8th May 2014
Alternative whites for those who love big “rocks”
Are there alternatives to diamonds?
White topaz and white sapphires are beautiful colorless stones that can be a great substitute for what was once considered a “girl’s best friend”. Not all white stones need to be diamonds, especially if collecting jewelry is a passion.
Like anything else, there are tradeoffs but it could still be worth it. This white topaz, 22 karat gold and rhodium mesh bracelet by Rock of Eden recently sold. The client asked about perhaps changing the white topaz stones to diamonds. Our response: why? The diamonds would be smaller and it would be significantly more expensive. As it stands now it is a beautiful, fine piece of jewelry that can be worn day or night, worry- free.
Topaz, when colorless, is considered to be “white”. It is less expensive than white sapphires because there is more topaz available. Sapphires are often heat treated because they tend to have more imperfections and a slight yellow tinge to the color. White sapphires are more expensive than white topaz because they are more rare, but both stones are less per carat than diamonds.
White topaz is a bit more brittle and has a slightly lower hardness rating as compared to white sapphires. But it’s not a huge difference as long as one doesn’t go rock climbing!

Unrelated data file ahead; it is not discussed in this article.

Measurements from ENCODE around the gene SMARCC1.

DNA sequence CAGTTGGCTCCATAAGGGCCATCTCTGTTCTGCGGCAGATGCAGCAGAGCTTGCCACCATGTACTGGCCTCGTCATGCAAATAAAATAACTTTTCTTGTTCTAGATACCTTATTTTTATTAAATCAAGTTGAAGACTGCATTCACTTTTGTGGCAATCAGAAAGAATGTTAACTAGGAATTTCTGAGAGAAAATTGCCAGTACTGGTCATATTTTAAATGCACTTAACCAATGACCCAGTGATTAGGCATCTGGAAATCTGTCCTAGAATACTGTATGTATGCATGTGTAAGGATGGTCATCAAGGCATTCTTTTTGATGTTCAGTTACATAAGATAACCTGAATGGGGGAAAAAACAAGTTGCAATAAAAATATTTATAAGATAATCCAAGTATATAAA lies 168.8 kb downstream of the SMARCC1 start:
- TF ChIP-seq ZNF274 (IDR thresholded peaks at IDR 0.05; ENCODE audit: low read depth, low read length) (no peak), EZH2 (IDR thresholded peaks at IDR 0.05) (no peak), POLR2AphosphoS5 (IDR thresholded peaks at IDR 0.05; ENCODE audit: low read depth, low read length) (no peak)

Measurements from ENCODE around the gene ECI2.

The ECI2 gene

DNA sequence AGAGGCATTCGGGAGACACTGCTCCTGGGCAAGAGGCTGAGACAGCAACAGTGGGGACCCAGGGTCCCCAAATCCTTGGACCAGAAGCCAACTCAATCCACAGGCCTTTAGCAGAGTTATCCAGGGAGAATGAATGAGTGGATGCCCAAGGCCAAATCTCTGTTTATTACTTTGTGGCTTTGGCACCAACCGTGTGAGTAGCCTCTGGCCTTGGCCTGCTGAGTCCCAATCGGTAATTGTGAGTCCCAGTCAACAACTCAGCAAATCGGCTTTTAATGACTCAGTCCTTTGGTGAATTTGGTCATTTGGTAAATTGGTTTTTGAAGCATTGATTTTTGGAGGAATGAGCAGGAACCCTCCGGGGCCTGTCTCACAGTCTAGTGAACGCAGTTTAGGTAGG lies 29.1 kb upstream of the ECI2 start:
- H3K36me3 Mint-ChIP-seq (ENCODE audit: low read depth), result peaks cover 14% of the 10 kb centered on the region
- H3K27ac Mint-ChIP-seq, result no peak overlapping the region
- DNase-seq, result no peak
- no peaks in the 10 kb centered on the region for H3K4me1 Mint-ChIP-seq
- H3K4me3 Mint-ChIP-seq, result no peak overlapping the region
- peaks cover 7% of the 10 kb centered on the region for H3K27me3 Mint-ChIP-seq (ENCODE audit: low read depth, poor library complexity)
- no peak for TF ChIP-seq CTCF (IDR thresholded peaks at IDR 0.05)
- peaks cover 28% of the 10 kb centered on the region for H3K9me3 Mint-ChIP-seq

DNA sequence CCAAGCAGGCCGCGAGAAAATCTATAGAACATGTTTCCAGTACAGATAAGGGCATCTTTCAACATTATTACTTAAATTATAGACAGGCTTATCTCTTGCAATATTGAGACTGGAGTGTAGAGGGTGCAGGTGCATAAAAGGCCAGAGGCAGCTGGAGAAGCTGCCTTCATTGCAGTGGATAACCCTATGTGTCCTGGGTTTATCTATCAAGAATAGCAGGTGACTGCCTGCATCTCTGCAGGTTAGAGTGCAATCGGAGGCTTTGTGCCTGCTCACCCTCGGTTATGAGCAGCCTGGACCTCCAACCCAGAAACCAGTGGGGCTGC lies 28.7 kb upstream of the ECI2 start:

White sapphires or white topaz may be worth considering especially if size is important. These gemstones are less per carat than diamonds but of course like diamonds, cost more per carat as the size of the stone increases. These stones are well suited for earrings or necklaces especially and can add that clean, white sparkle that we all know and love.
We also love the fact that either stone is naturally formed from the earth versus lab created, synthetic alternatives. Cubic zirconium is man-made or synthetic and it often has brilliance similar to a diamond but it’s synthetic.
We’re purists here at Rock of Eden. We’ll stick with true, earthly delights in our stones even if they aren’t always diamonds. Even connoisseurs know that there are collectible stones in every category. Below are pieces (not ours) which demonstrate how these alternative stones mount up in jewelry.